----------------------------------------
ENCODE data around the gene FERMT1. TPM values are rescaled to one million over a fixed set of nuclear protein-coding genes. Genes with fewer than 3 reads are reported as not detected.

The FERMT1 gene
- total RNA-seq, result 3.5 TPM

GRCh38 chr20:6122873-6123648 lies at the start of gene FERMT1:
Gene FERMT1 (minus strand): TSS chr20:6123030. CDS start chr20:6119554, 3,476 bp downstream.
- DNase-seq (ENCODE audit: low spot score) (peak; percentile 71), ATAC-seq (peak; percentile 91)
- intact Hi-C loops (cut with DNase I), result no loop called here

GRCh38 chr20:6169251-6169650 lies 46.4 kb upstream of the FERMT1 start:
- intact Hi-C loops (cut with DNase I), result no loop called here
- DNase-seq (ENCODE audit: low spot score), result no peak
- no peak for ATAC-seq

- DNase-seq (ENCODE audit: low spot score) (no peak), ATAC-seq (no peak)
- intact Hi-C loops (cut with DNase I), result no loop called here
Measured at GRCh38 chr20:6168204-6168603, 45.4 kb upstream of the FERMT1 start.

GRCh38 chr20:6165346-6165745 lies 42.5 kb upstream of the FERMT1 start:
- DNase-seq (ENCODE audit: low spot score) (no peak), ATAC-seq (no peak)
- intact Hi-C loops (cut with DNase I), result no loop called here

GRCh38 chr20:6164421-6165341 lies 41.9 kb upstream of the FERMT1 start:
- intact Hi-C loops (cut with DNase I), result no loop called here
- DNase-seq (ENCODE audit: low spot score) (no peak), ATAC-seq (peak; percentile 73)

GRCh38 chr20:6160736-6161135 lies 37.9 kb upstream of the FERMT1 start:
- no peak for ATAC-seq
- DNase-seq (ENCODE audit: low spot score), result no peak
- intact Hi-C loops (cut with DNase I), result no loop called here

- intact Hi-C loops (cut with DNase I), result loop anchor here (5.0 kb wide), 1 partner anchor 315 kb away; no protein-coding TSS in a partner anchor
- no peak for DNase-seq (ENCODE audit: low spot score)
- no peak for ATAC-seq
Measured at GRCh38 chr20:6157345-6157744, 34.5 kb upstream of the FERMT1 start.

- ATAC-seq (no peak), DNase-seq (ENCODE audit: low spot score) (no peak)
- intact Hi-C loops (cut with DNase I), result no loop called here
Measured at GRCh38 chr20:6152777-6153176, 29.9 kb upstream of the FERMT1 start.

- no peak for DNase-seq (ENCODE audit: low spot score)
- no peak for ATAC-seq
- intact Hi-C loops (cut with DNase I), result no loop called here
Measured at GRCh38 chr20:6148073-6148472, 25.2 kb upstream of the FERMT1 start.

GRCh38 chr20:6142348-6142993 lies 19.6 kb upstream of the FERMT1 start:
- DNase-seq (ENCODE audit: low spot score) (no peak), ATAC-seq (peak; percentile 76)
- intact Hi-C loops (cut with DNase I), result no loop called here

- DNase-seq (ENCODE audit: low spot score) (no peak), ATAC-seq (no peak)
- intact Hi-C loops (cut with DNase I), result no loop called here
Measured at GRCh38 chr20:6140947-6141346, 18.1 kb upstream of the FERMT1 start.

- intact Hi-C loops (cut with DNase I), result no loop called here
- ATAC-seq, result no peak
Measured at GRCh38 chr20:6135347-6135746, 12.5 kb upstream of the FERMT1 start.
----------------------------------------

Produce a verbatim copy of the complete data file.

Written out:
ENCODE data around the gene FERMT1. TPM values are rescaled to one million over a fixed set of nuclear protein-coding genes. Genes with fewer than 3 reads are reported as not detected.

The FERMT1 gene
- total RNA-seq, result 3.5 TPM

GRCh38 chr20:6122873-6123648 lies at the start of gene FERMT1:
Gene FERMT1 (minus strand): TSS chr20:6123030. CDS start chr20:6119554, 3,476 bp downstream.
- DNase-seq (ENCODE audit: low spot score) (peak; percentile 71), ATAC-seq (peak; percentile 91)
- intact Hi-C loops (cut with DNase I), result no loop called here

GRCh38 chr20:6169251-6169650 lies 46.4 kb upstream of the FERMT1 start:
- intact Hi-C loops (cut with DNase I), result no loop called here
- DNase-seq (ENCODE audit: low spot score), result no peak
- no peak for ATAC-seq

- DNase-seq (ENCODE audit: low spot score) (no peak), ATAC-seq (no peak)
- intact Hi-C loops (cut with DNase I), result no loop called here
Measured at GRCh38 chr20:6168204-6168603, 45.4 kb upstream of the FERMT1 start.

GRCh38 chr20:6165346-6165745 lies 42.5 kb upstream of the FERMT1 start:
- DNase-seq (ENCODE audit: low spot score) (no peak), ATAC-seq (no peak)
- intact Hi-C loops (cut with DNase I), result no loop called here

GRCh38 chr20:6164421-6165341 lies 41.9 kb upstream of the FERMT1 start:
- intact Hi-C loops (cut with DNase I), result no loop called here
- DNase-seq (ENCODE audit: low spot score) (no peak), ATAC-seq (peak; percentile 73)

GRCh38 chr20:6160736-6161135 lies 37.9 kb upstream of the FERMT1 start:
- no peak for ATAC-seq
- DNase-seq (ENCODE audit: low spot score), result no peak
- intact Hi-C loops (cut with DNase I), result no loop called here

- intact Hi-C loops (cut with DNase I), result loop anchor here (5.0 kb wide), 1 partner anchor 315 kb away; no protein-coding TSS in a partner anchor
- no peak for DNase-seq (ENCODE audit: low spot score)
- no peak for ATAC-seq
Measured at GRCh38 chr20:6157345-6157744, 34.5 kb upstream of the FERMT1 start.

- ATAC-seq (no peak), DNase-seq (ENCODE audit: low spot score) (no peak)
- intact Hi-C loops (cut with DNase I), result no loop called here
Measured at GRCh38 chr20:6152777-6153176, 29.9 kb upstream of the FERMT1 start.

- no peak for DNase-seq (ENCODE audit: low spot score)
- no peak for ATAC-seq
- intact Hi-C loops (cut with DNase I), result no loop called here
Measured at GRCh38 chr20:6148073-6148472, 25.2 kb upstream of the FERMT1 start.

GRCh38 chr20:6142348-6142993 lies 19.6 kb upstream of the FERMT1 start:
- DNase-seq (ENCODE audit: low spot score) (no peak), ATAC-seq (peak; percentile 76)
- intact Hi-C loops (cut with DNase I), result no loop called here

- DNase-seq (ENCODE audit: low spot score) (no peak), ATAC-seq (no peak)
- intact Hi-C loops (cut with DNase I), result no loop called here
Measured at GRCh38 chr20:6140947-6141346, 18.1 kb upstream of the FERMT1 start.

- intact Hi-C loops (cut with DNase I), result no loop called here
- ATAC-seq, result no peak
Measured at GRCh38 chr20:6135347-6135746, 12.5 kb upstream of the FERMT1 start.